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The author Ernest Hemingway specialized in what is known as naturalistic writing. He tells the reader only the basic information about what is going on in a particular short story or novel. Much is told about the natural settings of the stories, but very little is given about the characters in his stories. Instead, the facts about the people, including their personalities and characteristics, have to be inferred by close readings of the texts in question. In addition to this, Hemingway's novel and short stories the interactions between characters show the underlying relationships between genders and classes which were present in the society during the time Hemingway was writing. This idea of naturalism both in terms of the landscape and in terms of the interactions of characters can be seen throughout Hemingway's various writings, including "Hills Like White Elephants," "A Clean Well-Lighted Place," "The Killers," and "The End of Something."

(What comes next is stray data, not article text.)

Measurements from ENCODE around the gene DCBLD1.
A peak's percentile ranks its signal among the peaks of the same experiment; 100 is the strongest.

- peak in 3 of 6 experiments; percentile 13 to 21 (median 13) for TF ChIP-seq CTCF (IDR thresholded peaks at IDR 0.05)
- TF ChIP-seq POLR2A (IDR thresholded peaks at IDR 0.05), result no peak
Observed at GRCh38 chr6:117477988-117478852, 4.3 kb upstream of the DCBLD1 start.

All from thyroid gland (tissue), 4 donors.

Ernest Hemingway's life was filled with adventure; most of the stories that appear in either his short fiction or novels are semi-autobiographical and discuss his own experiences, including his war stories. Hemingway began as a journalist and an ambulance driver during World War I. In 1918, at the age of 19, Hemingway was seriously injured and honorably discharged (Oliver 140). He would use his experiences in the war to write his first novel, A Farewell to Arms. This would prove the pattern of the rest of his life. He traveled internationally and covered everything from the "Lost Generation" of expatriates living in France, bullfights of Madrid, the Spanish Civil War, to people he met which would inspire his various fictional characters such as the fisherman in The Old Man and the Sea. Hemingway was present at some of the most important moments of twentieth century American history including the landings at Normandy and the liberation of Paris during World War II (Oliver 192). Personally, Hemingway became obsessed by his passions and continually went hunting, even big-game shooting on safari in Africa. "Papa" as he was often called became consumed by alcoholism in his later years and after dealing with years of crippling depression finally ended his life by shooting himself in the head in his den in the summer of 1961, at age 62.